30.05.2016 |

by Rich Armstrong


You’ve seen examples of variables. It goes like so:

var varName = ‘some value’;

The var keyword stands for variable and is one of a few reserved words. Next, the variable name (no quotes for a variable name) is the name you can reference later on. Variable names don’t have spaces, don’t start with numbers, and are only alphanumeric. Variables are like labelling a box and putting something inside it. Or pointing at something and saying that. Variables refer to something, point to something, or store something. The = symbol assigns what’s on the right of it to the variable name. It’s like putting something into the labelled box. And the value of the variable can be any data type. Try this out:

var age = 12;
var peter = {
 strength: 985,
 superPowers: ['flight', 'invisibility', 'kindness']
var city = 'Amsterdam';

Reuse Information
Variables allow us to reuse info without having to change it multiple times. The president, my sister, that person, my favorite food, my best friend—those are things that vary, but they’ve got a label and refer to something at a point in time. Powerful stuff. Variables allow us to make things happen without knowing exactly what the outcome will be. How about this:

var randomNumber = Math.round(Math.random() * 100);
var aMuchBiggerNumber = randomNumber * 99;
console.log('my much bigger number is: ' + aMuchBiggerNumber);

4.1 An quick introduction to JavaScript

Although the code doesn’t change, the number that is logged does.

The whitespace around the var keyword, the variable name, the = symbol, and the value of the variable don’t really matter. Developers mostly try and keep it easy to read though. Also, use camelCase for naming your variables and under_scores, because spaces don’t work (you’re welcome to try).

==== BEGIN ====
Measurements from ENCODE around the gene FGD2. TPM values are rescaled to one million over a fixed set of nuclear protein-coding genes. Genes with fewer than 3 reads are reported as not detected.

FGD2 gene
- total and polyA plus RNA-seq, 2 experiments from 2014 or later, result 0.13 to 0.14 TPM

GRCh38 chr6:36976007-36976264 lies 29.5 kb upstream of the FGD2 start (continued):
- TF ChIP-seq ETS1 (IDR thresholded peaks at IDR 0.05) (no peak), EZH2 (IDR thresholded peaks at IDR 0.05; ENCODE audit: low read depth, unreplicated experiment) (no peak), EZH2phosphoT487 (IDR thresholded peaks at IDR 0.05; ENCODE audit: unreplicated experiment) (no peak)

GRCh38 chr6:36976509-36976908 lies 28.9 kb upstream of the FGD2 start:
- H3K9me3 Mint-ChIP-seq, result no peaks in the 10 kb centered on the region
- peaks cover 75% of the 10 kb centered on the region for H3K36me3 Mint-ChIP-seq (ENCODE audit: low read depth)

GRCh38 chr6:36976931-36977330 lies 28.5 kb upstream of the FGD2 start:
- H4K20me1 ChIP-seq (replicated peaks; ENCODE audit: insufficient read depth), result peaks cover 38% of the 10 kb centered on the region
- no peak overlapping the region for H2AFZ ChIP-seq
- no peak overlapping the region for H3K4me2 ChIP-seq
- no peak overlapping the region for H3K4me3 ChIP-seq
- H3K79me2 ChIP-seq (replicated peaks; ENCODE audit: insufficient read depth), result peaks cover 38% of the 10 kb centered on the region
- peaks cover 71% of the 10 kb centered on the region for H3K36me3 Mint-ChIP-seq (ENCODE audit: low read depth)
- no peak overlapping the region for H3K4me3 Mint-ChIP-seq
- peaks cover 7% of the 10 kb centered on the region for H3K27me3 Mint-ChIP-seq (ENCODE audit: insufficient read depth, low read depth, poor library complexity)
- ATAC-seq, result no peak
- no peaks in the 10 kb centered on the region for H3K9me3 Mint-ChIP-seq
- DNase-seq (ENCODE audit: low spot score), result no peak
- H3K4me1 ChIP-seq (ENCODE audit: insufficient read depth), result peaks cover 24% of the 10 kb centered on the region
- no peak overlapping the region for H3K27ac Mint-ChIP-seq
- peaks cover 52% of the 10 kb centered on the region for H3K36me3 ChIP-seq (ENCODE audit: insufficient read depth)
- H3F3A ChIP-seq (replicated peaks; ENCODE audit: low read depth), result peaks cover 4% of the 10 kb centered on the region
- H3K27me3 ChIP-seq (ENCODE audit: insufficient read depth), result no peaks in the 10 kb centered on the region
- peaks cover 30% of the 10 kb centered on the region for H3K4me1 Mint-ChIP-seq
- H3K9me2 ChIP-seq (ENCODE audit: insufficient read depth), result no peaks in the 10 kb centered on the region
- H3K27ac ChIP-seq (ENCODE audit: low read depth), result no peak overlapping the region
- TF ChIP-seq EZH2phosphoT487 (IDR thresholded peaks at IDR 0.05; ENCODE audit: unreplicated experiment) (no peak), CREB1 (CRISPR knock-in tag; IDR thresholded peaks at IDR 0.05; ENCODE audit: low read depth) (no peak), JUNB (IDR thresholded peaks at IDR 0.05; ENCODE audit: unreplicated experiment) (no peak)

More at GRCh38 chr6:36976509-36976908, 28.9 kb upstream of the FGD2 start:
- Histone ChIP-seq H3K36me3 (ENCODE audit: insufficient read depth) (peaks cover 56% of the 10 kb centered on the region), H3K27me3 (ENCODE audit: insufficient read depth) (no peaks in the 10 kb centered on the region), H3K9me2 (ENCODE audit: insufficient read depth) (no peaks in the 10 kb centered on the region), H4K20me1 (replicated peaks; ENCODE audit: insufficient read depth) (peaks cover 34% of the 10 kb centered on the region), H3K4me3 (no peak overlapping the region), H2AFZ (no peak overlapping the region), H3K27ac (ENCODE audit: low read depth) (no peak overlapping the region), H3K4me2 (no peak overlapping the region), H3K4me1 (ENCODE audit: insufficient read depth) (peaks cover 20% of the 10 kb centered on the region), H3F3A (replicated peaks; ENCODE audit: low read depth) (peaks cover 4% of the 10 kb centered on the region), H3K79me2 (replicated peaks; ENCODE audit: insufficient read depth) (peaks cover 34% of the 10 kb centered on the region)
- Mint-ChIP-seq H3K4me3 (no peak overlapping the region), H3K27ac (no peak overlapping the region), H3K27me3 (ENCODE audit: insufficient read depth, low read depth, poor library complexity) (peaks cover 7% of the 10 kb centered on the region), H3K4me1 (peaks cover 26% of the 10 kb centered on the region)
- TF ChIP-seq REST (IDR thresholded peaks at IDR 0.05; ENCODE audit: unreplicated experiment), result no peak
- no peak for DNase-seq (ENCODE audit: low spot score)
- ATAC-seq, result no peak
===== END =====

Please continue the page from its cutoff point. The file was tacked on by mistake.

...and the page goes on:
This Points to That Points to That Thing
Variables can also reference other variables. Like this:

var myWife = 'Chantelle';
var yourSister = myWife;
var amysBestFriends = [myWife, 'Joe', 'Sally'];
var storyTitle = myWife + "'s Epic Story.";

Global Variables
If variables are defined without the var keyword in front of them, they’re assigned to the top-most object, which (in the case of the browser) is the window object. These are called global variables. Try this out in your console:

favNumber = 99;
favNumber = 23

If you reassign a variable’s value, you don’t put the var keyword before; this can make setting global variables a little confusing, especially when there are local variables inside functions that are named the same as a global variable (more on that tomorrow).

Remember: Download Google Chrome for Desktop and Sublime Text 3 to make the most of these lessons. And remember to open up your JavaScript Console: Alt+Cmd+J (OS X) or Alt+Ctrl+J (Windows).


Recommended book

“JavaScript: The Definitive Guide: Activate Your Web Pages” by David Flanagan


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